At the perfect of the tale of Saint Cecilia, a Canon, speak a dilapidated old hack, and his Yeoman, ~ above an even worse hack, ride approximately the pilgrims. The hold welcomes them and asks even if it is either has a story to tell. The Yeoman answers immediately that his grasp knows much around mirth and jollity, and also then he begins to tell the tricks of their trade and all that knows about alchemy. Seeing the the Yeoman plans to tell everything, the Canon slips away in shame.

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The first part the the Yeoman"s tale is autobiographical: He describes that as soon as he had good clothes and a comfortable living, that he and the Canon space alchemists, and also that that is for this reason in debt due to the fact that their attempts at alchemy constantly fail. He climate tries to define their occupation, their failed attempts at alchemy, and also their elusive search for the Philosopher"s Stone. The tale itself comprises the second part of The Canon"s Yeoman"s Tale.

A canon who methods alchemy borrow a note from a priest. In 3 days time, the canon returns the mark and offers to disclose a pair of his discoveries. He sends for some rapid silver and, by tricks, makes the priest think that that turned the quick silver into real silver. Unaware of the trick, the monk is really pleased. 3 times the canon tip the priest, every time "turning" a less an important object (quick silver, chalk, and also then a twig) into silver. The beguiled monk buys the secret from the canon because that 40 pounds, and also the canon promptly disappears. The Yeoman end his tale with a broadside strike on the topic of alchemy and also a conglomeration of all the man terms used by alchemists.


Just together The second Nun"s tale closes, two strangers, a church canon and also his maid (or yeoman), gallop up to the pilgrimage and also join it. Prior to long the Yeoman discover — fifty percent by accident — that the Canon is a thieving alchemist. The Canon to escape the company, thereby basically acknowledging his rascality, and the Yeoman renounces the exercise of alchemy. He describes this renunciation come the pilgrims, and to himself as well, in two ways: first, in part I the his tale, by a conversation of the proud of such alchemists together his master, an intelligent man whose sharp, unreasonable self-delusion leads him into cruelly deceiving other men; and also then in part II, which is a parable the implicitly condemns alchemy ~ above the grounds the it makes males prey come exploitation by every sorts of rascals.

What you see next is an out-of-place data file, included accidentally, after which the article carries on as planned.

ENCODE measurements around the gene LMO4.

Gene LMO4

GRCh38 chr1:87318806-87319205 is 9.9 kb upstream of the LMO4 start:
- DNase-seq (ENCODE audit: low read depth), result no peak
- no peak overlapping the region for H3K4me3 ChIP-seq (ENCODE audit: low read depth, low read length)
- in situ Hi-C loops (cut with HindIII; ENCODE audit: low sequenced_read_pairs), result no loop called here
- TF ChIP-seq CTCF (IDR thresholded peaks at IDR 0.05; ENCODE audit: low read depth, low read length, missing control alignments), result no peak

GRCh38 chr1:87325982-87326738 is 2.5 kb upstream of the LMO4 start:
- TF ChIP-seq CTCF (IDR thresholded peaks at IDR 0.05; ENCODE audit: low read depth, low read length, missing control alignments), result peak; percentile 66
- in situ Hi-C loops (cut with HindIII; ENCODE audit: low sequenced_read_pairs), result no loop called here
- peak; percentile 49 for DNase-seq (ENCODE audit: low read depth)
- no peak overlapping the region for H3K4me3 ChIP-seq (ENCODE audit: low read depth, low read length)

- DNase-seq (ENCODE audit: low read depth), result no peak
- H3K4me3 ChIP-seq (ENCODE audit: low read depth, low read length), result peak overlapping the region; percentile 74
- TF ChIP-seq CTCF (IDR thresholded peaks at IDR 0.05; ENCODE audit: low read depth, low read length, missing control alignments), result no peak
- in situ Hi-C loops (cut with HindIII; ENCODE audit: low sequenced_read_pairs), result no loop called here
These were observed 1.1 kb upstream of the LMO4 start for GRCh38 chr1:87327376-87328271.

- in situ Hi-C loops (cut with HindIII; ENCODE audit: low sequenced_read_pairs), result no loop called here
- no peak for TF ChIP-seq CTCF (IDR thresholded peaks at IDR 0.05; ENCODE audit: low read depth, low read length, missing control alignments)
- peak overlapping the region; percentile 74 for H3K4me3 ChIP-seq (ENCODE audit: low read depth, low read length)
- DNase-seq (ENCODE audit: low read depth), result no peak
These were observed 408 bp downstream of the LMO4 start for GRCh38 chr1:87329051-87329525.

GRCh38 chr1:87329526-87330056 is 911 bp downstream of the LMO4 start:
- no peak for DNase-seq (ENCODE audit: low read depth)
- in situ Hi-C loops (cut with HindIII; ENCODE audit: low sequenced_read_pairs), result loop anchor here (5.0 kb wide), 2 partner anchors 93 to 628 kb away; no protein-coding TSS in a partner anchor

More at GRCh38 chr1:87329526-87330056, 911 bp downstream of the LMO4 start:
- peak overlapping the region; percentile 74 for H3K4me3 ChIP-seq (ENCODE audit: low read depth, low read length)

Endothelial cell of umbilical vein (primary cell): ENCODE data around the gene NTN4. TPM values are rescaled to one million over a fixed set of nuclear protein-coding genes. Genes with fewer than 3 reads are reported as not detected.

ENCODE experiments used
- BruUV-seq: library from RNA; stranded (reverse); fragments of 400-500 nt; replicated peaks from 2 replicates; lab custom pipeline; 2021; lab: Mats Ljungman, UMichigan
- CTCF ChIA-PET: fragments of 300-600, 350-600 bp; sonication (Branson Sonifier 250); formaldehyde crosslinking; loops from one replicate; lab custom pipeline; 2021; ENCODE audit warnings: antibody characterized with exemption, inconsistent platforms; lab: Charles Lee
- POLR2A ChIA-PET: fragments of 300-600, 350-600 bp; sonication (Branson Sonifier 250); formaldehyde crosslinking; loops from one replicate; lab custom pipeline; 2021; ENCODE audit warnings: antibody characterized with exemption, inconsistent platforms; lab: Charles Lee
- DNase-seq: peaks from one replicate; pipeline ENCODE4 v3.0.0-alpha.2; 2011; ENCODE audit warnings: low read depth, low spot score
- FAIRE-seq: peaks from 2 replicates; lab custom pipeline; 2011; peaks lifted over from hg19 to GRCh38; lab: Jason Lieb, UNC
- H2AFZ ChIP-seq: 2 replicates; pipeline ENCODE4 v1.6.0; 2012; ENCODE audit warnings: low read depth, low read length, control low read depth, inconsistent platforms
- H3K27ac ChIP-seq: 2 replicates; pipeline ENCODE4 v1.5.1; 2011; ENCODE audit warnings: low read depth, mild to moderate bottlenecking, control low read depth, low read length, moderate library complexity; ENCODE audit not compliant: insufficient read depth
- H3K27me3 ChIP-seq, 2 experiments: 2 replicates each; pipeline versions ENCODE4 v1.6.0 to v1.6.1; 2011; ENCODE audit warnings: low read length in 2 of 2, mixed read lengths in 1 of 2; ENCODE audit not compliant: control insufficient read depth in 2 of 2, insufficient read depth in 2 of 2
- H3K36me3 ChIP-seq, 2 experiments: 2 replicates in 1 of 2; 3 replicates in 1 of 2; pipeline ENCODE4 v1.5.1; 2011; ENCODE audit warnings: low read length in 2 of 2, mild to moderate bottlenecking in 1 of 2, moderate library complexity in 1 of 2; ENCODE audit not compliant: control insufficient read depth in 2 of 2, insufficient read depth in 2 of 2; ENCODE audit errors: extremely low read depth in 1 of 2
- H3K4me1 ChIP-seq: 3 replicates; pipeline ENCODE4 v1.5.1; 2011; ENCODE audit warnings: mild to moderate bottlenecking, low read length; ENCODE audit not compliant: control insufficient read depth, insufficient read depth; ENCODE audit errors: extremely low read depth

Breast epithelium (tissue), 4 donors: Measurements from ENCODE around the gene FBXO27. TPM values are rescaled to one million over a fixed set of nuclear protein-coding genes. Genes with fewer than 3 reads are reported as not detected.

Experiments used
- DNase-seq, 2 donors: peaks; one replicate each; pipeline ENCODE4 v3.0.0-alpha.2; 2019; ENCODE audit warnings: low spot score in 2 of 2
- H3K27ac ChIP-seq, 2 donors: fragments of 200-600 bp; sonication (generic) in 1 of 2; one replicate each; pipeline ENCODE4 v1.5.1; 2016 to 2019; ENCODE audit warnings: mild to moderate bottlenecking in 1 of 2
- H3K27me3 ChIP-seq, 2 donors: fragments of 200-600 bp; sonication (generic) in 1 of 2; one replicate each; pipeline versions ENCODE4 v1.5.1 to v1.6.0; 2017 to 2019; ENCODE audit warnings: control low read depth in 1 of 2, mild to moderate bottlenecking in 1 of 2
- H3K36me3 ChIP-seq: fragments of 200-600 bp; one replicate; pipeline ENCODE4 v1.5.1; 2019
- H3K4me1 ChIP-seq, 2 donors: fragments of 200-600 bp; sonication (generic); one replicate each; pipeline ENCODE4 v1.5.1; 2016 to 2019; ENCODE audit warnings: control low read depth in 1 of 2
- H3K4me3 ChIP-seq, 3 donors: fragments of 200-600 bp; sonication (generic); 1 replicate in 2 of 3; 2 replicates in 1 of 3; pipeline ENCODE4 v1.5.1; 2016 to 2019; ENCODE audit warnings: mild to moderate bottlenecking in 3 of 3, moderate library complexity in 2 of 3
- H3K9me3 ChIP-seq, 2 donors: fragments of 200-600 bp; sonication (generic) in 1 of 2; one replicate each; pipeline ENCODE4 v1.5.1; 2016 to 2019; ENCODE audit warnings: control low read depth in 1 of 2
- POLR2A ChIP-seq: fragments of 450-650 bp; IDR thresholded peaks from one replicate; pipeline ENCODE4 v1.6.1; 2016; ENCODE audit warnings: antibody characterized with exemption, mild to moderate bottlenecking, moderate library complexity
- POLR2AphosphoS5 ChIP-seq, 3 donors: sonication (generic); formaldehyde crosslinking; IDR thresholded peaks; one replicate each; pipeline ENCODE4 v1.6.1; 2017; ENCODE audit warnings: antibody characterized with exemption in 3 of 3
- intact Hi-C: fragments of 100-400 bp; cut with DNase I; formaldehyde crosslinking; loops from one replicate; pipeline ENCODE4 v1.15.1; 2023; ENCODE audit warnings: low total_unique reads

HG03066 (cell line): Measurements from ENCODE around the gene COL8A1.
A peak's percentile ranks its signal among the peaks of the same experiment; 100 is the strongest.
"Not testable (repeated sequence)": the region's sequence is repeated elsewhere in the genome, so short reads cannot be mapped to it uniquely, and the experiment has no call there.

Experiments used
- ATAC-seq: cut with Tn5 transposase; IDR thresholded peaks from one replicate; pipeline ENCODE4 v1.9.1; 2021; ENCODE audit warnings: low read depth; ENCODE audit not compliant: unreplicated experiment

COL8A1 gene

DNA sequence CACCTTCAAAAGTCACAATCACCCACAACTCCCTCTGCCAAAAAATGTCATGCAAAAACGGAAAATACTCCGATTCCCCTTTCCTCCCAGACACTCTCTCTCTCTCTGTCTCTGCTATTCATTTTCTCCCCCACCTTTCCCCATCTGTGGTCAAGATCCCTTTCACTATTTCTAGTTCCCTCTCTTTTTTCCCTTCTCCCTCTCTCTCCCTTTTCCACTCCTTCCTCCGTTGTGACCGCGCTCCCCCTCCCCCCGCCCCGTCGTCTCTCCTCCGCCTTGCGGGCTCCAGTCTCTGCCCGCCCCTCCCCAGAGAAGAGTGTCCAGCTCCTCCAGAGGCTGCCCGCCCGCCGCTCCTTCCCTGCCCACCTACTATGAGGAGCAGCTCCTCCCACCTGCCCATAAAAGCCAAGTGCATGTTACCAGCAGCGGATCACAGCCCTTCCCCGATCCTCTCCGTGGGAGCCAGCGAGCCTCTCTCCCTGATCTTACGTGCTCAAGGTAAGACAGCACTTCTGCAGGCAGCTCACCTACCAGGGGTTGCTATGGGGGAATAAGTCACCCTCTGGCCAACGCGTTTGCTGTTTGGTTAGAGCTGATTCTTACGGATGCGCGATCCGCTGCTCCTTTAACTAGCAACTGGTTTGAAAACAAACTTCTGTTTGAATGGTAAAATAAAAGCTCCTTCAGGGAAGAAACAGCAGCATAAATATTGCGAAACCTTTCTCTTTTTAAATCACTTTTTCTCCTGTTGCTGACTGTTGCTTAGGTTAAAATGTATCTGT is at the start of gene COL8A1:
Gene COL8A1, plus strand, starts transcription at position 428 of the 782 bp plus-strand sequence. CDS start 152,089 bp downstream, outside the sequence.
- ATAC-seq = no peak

Because no the Canon nor the Canon"s Yeoman is presented in The Prologue, most authorities agree the this prologue and tale were composed well ~ The Prologue.

During the middle Ages, people thought that particular base steels lay in the floor for plenty of years and, ultimately, ended up being purer greater metals. They also believed the an alchemist could accelerate this process, transforming a base metal (such together lead) right into a precious steel (such as gold) in moments. Alchemy was taken into consideration a science by which this transmutation occurred. In truth, alchemy to be pure charlatanism with the alchemist gift the ultimate charlatan — a superb pretender to knowledge or skill.

Part ns of the tale is a rogue"s confession (compare it with the prologues that the Pardoner and the mam of Bath). Part II is the story of just how an alchemist dupes a poor, credulous priest. The sin the alchemists, the Yeoman says, is intellectual pride, i m sorry can result in a substitution of factor for faith, i beg your pardon is precisely what happens to the priest in component II. On the basis of relatively little evidence of the alchemist"s honesty, the monk forgets his vows and comes to accept the alchemist"s pretensions.


canon a member the a certain spiritual order.

Philosopher"s Stone an imaginary substance sought by alchemists, who thought it come be qualified of transmuting basic metals into precious ones.

Arnold referral to Arnoldus de Villa, a fourteenth-century French physician, theologian, astrologer, and alchemist.

Luna . . . Sol moon and also sun.

chimica senioris zadith tabula here, meeting by Chaucer to Plato but in the initial publication (Theatrum Chemicum, 1695), it was attributed to Solomon.

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ignotum every ignotius Latin, definition "an unknown point (explained by) a much more unknown thing." In various other words, to define something an overwhelming by utilizing something even an ext difficult.